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Department of Agricultural Economics and Economics
Montana State University
P.O. Box 172920
Bozeman, MT 59717-2920

Tel: (406) 994-3701
Fax: (406) 994-4838
Location: 306 Linfield Hall

Department Head

Co-Dept. Heads:
Dr. Wendy Stock
Dr. Myles Watts


• J.M. Antle; production economics, econometrics, international development
• J.A. Atwood; production economics, agricultural finance.
• G.W. Brester; agricultural marketing.
• D.E. Buschena; decision analysis, applied microeconomics, agricultural marketing.
• R.K. Fleck; public choice, public finance, economic history.
• A. Hanssen; industrial organization, law and economics, political economics.
• G. Haynes; Small business finance, agricultural policy.
• M.A. Goetting; personal and family finance, estate planning, financial planning.
• R.R. Rucker; resource economics, agricultural policy, applied microeconomics.
• V.H. Smith; macroeconomics, agricultural policy analysis, applied microeconomics.
• W.A. Stock; Labor economics, econometrics.
• M.J. Watts; production economics, farm management, agricultural finance.
• D.J. Young; macroeconomics, public finance, labor.

Assistant Professors

• J.R. Brown; entrepreneurial finance, industrial organization.
• D.A. Griffith; farm management, computer assisted decisions.

Associate Professors

• C. Stoddard; labor economics, public finance, economics of education.

Degree Offered

M.S. in Applied Economics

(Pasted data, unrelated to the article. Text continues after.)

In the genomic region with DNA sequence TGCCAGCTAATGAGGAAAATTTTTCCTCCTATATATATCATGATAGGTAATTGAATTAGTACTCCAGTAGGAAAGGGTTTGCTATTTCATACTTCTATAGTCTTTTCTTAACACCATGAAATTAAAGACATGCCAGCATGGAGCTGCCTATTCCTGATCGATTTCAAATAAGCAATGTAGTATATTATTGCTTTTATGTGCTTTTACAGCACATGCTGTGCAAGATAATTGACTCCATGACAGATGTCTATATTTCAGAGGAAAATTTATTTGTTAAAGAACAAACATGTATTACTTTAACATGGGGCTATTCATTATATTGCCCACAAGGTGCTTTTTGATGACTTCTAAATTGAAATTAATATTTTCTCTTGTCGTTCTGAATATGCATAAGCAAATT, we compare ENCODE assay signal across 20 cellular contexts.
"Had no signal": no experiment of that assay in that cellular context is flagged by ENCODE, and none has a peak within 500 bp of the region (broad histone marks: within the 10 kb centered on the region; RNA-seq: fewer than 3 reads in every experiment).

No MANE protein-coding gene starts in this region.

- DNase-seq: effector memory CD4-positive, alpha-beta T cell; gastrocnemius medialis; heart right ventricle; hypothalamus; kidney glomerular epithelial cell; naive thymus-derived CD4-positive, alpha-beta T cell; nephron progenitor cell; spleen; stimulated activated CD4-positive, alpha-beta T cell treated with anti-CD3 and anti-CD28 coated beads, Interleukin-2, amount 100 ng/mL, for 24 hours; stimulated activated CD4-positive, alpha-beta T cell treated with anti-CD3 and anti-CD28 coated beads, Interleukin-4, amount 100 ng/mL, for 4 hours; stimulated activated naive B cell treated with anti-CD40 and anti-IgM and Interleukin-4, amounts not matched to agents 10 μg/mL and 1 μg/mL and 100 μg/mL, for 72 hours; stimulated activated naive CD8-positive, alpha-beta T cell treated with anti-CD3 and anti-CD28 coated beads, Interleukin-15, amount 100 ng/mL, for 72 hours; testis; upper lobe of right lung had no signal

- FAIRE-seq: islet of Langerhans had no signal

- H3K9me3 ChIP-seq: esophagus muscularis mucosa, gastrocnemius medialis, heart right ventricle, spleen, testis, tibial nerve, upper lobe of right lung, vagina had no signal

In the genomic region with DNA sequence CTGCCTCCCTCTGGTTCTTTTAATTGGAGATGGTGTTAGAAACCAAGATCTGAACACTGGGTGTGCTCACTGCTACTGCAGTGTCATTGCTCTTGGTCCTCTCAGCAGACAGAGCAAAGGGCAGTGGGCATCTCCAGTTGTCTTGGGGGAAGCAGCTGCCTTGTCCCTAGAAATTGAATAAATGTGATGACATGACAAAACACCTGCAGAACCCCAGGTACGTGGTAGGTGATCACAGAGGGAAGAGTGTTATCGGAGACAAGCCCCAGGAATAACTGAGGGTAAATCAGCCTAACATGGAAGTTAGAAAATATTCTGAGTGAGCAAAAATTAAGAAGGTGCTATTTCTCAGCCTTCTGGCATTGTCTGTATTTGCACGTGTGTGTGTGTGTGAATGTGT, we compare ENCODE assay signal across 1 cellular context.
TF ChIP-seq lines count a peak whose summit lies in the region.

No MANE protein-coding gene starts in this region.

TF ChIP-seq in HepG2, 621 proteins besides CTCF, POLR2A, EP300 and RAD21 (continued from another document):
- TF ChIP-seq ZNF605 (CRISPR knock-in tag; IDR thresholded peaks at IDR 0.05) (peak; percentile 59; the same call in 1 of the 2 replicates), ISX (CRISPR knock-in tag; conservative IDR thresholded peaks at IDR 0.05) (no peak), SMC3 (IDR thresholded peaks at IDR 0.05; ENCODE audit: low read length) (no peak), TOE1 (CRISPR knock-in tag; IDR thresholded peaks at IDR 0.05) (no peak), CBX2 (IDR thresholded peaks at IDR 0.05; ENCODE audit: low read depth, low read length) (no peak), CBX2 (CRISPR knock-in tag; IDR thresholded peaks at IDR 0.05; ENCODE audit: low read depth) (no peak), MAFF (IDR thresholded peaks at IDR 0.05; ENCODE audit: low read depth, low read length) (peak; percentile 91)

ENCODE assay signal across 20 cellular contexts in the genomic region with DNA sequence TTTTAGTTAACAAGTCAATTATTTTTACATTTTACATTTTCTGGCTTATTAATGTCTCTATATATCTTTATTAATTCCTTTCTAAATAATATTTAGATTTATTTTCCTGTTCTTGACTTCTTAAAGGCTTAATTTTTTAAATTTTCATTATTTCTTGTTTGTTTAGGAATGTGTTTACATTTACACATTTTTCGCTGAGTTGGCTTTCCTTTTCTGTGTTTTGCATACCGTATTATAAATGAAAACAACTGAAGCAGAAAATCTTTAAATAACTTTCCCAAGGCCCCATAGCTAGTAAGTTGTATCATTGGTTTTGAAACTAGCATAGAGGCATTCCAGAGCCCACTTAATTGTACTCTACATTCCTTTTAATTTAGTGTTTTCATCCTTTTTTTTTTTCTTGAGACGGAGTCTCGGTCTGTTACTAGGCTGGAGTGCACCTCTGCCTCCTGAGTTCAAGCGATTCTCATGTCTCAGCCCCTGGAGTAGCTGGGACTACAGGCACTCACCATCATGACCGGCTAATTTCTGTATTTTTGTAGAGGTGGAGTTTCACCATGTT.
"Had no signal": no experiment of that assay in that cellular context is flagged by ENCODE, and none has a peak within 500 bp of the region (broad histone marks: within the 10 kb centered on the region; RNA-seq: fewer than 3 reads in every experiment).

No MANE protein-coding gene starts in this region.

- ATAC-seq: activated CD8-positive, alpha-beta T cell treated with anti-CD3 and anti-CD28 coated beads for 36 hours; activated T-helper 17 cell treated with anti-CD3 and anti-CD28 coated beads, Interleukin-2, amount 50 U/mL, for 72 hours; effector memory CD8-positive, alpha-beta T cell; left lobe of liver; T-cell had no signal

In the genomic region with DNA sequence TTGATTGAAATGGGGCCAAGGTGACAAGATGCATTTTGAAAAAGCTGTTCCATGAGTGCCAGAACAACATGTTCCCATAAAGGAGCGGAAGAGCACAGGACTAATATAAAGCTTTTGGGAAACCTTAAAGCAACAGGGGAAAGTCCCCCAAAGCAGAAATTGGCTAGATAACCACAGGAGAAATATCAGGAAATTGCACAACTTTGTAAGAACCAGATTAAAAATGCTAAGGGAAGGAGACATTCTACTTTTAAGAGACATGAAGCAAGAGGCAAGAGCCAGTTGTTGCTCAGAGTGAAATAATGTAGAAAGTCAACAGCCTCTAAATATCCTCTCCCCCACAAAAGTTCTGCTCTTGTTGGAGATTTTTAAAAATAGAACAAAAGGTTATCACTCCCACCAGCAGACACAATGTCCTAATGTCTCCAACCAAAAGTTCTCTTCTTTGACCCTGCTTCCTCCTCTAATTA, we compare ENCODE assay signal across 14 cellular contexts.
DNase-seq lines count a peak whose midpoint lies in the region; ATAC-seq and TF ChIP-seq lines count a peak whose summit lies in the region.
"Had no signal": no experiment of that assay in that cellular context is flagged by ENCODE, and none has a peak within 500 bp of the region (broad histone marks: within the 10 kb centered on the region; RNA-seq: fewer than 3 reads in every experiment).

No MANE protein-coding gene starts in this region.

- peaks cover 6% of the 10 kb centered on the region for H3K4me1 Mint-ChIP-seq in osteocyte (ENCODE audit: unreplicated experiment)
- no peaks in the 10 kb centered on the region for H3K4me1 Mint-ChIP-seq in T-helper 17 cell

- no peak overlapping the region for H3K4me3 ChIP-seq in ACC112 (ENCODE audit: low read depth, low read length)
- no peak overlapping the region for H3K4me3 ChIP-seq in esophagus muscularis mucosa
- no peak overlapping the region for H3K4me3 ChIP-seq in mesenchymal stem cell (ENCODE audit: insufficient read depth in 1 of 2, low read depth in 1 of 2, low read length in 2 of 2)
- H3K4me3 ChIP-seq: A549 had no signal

Our Master of Science degree in Applied Economics encourages students to develop and apply their skills in economic analysis and examine a wide array of economic and political issues. Learning takes place through coursework in economic theory, quantitative methods and econometrics, through collaborative work with departmental faculty, and through an intensive research thesis that addresses an important economic issue selected by the student.


To receive full consideration for assistantship awards for Fall Semester, applications should be received by January 15. Late applications will be considered as space and funding are available. With the application, students must submit General Graduate Record Examination (GRE) scores, official transcripts of all degree coursework, and three letters of recommendation. Foreign students must also include scores from (1) the Test of English as a Foreign Language (TOEFL) with a score of 550 or higher and (2) the Test of Spoken English (TSE/SPEAK) with a score of 50 or higher. To ensure timely consideration, submit all requested materials directly to the Department, as directed in the application. To apply online use the following link:

Core courses are taught at a level that requires entering students to have successfully completed courses in intermediate microeconomic theory, intermediate macroeconomic theory, calculus, matrix theory, and statistics. Students who have not completed the prerequisite material, but with apparent potential for graduate study, may be admitted to the program on a provisional basis. Coursework required to make up deficiencies will be in addition to graduate coursework. A two-week M review course is offered each year for all graduate students prior to Fall Semester.


Program Requirements

A core of economic theory and quantitative methods courses (or equivalent) is required. Students are required to maintain a 3.0 grade point average overall in their core courses and the courses in their graduate program. Failure to meet these requirements, as well as receipt of more than one grade less than a "B-" in the core courses will be grounds for termination. The core includes:


Required Core Courses

AGEC 467 Quantitative Methods in Economics 3 credits
ECNS 401 Microeconomic Theory 3 credits
ECNS 501 Advanced Microeconomic Theory 3 credits
ECNS 502 Macroeconomic Theory 3 credits
ECNS 561 Econometrics I 3 credits

Total 15